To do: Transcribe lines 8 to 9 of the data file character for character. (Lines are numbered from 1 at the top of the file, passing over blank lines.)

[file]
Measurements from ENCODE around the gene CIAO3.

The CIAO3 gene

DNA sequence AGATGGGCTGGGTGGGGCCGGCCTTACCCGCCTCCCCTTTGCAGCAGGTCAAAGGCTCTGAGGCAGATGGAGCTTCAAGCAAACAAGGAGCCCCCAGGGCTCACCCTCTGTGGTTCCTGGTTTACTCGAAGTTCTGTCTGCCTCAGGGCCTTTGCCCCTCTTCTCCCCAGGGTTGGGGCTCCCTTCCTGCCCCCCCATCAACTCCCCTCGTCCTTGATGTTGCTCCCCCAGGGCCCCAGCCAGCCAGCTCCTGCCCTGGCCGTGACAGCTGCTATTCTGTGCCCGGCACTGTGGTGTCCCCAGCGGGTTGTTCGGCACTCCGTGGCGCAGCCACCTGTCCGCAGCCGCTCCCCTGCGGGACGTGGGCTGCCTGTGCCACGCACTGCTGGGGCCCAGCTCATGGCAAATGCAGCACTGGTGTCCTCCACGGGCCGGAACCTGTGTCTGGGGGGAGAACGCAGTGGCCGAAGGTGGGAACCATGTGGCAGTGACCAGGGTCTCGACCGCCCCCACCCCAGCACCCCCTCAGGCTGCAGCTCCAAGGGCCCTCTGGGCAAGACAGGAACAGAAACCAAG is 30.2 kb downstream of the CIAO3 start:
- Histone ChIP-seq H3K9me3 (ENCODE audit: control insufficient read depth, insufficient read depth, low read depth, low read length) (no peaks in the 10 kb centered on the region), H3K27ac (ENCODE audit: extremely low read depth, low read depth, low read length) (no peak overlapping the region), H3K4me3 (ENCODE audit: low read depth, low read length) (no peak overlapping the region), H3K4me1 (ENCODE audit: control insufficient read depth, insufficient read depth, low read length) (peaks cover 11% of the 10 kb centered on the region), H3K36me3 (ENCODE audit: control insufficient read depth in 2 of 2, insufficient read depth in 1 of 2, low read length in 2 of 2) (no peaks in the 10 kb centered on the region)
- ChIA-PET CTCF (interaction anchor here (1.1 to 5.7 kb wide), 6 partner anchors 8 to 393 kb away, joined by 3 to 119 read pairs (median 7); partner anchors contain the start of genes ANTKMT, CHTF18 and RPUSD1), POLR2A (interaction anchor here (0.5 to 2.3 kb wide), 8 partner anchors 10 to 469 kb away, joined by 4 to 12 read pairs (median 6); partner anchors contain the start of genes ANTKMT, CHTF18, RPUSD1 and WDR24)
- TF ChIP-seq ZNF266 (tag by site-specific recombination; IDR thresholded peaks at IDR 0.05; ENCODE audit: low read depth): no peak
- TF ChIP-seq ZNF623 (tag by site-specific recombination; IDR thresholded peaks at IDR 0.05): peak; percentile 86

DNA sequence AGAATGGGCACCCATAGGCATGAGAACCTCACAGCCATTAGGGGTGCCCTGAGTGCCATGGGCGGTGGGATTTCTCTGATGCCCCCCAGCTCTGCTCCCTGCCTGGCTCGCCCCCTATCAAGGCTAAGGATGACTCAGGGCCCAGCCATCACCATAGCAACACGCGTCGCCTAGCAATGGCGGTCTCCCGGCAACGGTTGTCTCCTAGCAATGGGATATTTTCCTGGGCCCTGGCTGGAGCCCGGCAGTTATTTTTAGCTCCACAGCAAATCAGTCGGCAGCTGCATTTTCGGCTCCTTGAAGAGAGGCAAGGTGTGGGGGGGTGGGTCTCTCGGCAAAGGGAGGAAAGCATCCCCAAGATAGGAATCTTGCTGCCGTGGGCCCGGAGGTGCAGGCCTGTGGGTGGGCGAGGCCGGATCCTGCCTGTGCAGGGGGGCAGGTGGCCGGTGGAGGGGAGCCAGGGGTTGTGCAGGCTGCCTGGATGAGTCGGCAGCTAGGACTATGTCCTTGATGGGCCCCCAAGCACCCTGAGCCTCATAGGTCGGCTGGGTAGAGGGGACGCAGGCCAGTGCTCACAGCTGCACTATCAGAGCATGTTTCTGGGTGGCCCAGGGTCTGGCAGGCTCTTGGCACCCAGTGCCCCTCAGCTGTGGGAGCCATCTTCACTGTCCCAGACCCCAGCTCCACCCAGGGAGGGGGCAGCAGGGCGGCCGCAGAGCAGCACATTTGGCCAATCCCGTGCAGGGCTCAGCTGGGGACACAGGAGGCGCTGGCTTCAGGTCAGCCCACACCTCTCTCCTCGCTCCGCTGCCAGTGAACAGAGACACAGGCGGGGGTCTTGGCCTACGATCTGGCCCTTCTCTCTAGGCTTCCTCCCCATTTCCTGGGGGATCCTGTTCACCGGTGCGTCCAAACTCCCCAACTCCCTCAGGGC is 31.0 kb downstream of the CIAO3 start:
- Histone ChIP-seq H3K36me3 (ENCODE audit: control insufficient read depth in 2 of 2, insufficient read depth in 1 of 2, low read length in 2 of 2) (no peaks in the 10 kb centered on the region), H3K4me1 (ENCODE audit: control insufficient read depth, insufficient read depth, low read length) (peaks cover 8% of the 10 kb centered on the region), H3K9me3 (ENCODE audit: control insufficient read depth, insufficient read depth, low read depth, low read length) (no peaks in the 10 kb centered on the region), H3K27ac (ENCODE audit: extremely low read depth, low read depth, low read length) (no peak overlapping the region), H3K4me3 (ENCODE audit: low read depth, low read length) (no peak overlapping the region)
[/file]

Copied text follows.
DNA sequence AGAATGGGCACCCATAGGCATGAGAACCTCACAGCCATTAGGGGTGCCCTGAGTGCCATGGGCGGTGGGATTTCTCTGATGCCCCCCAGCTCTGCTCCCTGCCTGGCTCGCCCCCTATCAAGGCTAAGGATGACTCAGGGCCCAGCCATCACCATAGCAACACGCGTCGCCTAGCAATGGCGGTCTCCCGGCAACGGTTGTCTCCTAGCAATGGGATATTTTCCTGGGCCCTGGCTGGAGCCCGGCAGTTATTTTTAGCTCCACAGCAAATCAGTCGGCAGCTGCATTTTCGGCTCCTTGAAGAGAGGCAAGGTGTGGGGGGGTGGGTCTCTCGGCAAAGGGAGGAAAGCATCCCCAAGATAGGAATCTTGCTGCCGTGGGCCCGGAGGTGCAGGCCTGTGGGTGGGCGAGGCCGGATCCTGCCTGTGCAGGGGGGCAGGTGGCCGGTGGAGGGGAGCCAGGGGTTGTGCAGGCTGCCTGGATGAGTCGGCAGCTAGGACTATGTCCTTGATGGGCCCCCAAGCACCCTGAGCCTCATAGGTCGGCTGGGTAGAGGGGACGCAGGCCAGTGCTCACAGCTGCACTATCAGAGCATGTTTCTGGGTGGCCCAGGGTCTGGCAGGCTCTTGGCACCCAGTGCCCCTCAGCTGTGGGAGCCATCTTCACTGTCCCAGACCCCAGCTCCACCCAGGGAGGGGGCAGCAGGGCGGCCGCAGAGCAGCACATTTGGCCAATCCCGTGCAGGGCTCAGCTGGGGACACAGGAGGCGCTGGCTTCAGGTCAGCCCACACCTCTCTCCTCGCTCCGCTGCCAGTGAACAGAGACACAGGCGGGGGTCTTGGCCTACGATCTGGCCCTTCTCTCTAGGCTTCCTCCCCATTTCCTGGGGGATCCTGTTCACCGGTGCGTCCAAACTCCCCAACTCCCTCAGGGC is 31.0 kb downstream of the CIAO3 start:
- Histone ChIP-seq H3K36me3 (ENCODE audit: control insufficient read depth in 2 of 2, insufficient read depth in 1 of 2, low read length in 2 of 2) (no peaks in the 10 kb centered on the region), H3K4me1 (ENCODE audit: control insufficient read depth, insufficient read depth, low read length) (peaks cover 8% of the 10 kb centered on the region), H3K9me3 (ENCODE audit: control insufficient read depth, insufficient read depth, low read depth, low read length) (no peaks in the 10 kb centered on the region), H3K27ac (ENCODE audit: extremely low read depth, low read depth, low read length) (no peak overlapping the region), H3K4me3 (ENCODE audit: low read depth, low read length) (no peak overlapping the region)